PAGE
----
In 2007, the FDA revised the label on warfarin to explain that a person's genetic makeup might influence response to the drug.

The FDA also is considering genetic testing for another blood-thinner, clopidogrel, used to reduce the rate of secondary heart attacks and stroke after a first event. Approximately 27 per cent of the population have a genetic variant of the CYP2C19 gene that makes the drug ineffective, putting them at risk of suffering from a second heart attack or stroke while on medication. If the information is available to the doctor, an alternative blood-thinner could be considered from the onset, reducing the risk of a second heart attack or stroke while on treatment.

Pharmacogenomics may also help to quickly identify the best drugs to treat people with certain psychiatric disorders. For example, while some patients with depression respond to the first drug they are given, many do not, and doctors have to try another drug. Because each drug takes weeks to take its full effect, patients' depression may grow worse during the time spent searching for a drug that helps.

Atomoxetine is a medication used to treat attention deficit disorder (ADHD). Those with genetic variation of CYP2D6 gene has been found to poorly metabolise the drug and are at risk of adverse drug reaction from overly high concentrations of the drug in the body with the resultant increased suicidal tendency.

The field of pain medication is another area where pharmacogenomic testing has potential usefulness. Codeine is a commonly prescribed medication for pain control. It is largely a prodrug, and its activity is primarily dependent on its conversion to morphine. Patients who have little CYP2D6 activity, the enzyme activity that converts codeine to morphine, are likely to have little response to codeine. The number of people with low CYP2D6 activity is substantial, making the drug ineffective for their pain control. The more dangerous situation, however, occurs when ultrarapid metabolisers take codeine. They may develop severe adverse effects from excessive morphine concentrations in the blood. In one tragic case, a healthy breast-feeding newborn infant developed fatal morphine toxicity; his mother was an ultrarapid metaboliser who was taking codeine, and her milk contained toxic amounts of morphine. Pharmacogenomic testing could potentially guide the dosing of codeine or a switch to a more appropriate alternative.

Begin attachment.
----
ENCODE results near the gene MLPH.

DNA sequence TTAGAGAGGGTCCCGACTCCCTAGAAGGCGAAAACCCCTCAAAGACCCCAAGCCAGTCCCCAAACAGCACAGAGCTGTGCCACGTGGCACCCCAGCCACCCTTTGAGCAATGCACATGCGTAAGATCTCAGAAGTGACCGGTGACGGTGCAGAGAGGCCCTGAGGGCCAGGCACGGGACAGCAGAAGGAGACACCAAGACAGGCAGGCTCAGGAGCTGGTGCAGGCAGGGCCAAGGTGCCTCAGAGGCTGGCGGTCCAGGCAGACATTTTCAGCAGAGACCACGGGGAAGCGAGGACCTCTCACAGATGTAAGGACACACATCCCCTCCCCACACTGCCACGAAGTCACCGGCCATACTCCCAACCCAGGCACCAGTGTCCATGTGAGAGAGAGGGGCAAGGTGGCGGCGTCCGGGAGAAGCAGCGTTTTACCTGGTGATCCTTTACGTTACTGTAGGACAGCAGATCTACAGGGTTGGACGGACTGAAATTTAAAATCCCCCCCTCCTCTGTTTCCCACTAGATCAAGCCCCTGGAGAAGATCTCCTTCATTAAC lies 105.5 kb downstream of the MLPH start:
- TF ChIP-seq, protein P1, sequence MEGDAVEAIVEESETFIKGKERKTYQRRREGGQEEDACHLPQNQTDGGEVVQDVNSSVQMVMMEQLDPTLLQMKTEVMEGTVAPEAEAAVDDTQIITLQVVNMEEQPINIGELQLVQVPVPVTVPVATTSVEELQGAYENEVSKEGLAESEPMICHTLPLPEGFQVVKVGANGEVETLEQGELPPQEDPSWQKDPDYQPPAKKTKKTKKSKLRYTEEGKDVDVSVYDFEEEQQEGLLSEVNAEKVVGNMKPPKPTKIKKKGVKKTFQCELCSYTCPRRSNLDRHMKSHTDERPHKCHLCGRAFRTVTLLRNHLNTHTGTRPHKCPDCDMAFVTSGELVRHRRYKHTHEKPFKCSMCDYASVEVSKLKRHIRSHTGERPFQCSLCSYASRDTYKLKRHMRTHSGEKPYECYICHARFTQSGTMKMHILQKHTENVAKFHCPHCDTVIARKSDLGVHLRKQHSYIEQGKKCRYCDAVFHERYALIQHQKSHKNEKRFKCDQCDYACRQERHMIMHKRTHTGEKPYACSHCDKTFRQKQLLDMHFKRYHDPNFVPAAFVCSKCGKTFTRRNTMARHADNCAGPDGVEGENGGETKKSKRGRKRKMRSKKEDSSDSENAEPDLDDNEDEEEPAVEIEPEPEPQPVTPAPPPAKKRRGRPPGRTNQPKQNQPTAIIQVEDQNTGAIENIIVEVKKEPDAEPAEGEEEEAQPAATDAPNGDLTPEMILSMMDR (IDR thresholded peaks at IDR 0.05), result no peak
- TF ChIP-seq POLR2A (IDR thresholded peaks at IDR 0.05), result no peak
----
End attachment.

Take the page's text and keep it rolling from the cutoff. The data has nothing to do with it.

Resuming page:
With the complete mapping of the human gene via the Human Genome Project (HGP) in 2003, anticipation was high that genetic information would radically improve medicine; that side effects would be more predictable, and that patients could be screened for likely drug responses. Thus far, progress has been much slower than what initial excitement anticipated.

Gradual progress

One barrier to widespread clinical implementation of pharmacogenomic testing is the lack of clear, curated, peer-reviewed guidelines that translate laboratory test results into actionable prescribing decisions for specific drugs. Several international consortia have come forth to develop guidelines, of which the Clinical Pharmacogenetics Implementation Consortium (CPIC) and the Dutch Pharmacogenetics Working Group (DPWG) are the most widely recognised. Currently, these consortia have evaluated over 100 gene-drug interactions.

The FDA also recognises that pharmacogenomics can play an important role in identifying medication responders and non-reponders. It mandates pharmacogenomic information appear be indicated on the labels of more than a hundred medications that are currently on the market. Before the Human Genome Project started, only four drugs carried such a label.

As DNA sequencing costs continue to decline and our knowledge increases, tailoring drugs to your genomic profile will become more common in medical practice. The eventual goal is to have pre-emptive broad-based pharmacogenomic testing for everyone early in life. The records will be made available through individual electronic medical records accessible by whichever doctor you chose to see, guiding therapy.

That will be when doctors can finally offer with certainty the right dose of the right drug to the right patient. I will be looking forward to that day.

This series is produced on alternate Saturdays in collaboration with Singapore Medical Specialists Centre